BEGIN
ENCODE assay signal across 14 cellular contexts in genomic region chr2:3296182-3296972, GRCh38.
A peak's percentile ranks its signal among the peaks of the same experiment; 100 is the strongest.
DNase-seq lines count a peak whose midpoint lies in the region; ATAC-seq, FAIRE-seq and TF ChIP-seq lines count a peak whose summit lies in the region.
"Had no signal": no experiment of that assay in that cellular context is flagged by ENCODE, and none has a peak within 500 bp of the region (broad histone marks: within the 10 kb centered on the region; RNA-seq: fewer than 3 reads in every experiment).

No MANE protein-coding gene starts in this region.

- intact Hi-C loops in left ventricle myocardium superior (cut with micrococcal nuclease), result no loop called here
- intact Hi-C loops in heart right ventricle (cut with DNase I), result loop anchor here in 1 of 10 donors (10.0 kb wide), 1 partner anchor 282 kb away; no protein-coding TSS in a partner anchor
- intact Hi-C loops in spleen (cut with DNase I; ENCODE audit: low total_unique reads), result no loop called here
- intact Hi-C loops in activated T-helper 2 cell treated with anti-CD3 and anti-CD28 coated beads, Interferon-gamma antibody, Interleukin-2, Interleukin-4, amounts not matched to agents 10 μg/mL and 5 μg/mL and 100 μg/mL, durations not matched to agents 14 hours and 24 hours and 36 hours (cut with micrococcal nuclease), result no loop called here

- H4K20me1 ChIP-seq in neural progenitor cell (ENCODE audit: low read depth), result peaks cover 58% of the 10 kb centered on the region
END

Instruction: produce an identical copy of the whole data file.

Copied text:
ENCODE assay signal across 14 cellular contexts in genomic region chr2:3296182-3296972, GRCh38.
A peak's percentile ranks its signal among the peaks of the same experiment; 100 is the strongest.
DNase-seq lines count a peak whose midpoint lies in the region; ATAC-seq, FAIRE-seq and TF ChIP-seq lines count a peak whose summit lies in the region.
"Had no signal": no experiment of that assay in that cellular context is flagged by ENCODE, and none has a peak within 500 bp of the region (broad histone marks: within the 10 kb centered on the region; RNA-seq: fewer than 3 reads in every experiment).

No MANE protein-coding gene starts in this region.

- intact Hi-C loops in left ventricle myocardium superior (cut with micrococcal nuclease), result no loop called here
- intact Hi-C loops in heart right ventricle (cut with DNase I), result loop anchor here in 1 of 10 donors (10.0 kb wide), 1 partner anchor 282 kb away; no protein-coding TSS in a partner anchor
- intact Hi-C loops in spleen (cut with DNase I; ENCODE audit: low total_unique reads), result no loop called here
- intact Hi-C loops in activated T-helper 2 cell treated with anti-CD3 and anti-CD28 coated beads, Interferon-gamma antibody, Interleukin-2, Interleukin-4, amounts not matched to agents 10 μg/mL and 5 μg/mL and 100 μg/mL, durations not matched to agents 14 hours and 24 hours and 36 hours (cut with micrococcal nuclease), result no loop called here

- H4K20me1 ChIP-seq in neural progenitor cell (ENCODE audit: low read depth), result peaks cover 58% of the 10 kb centered on the region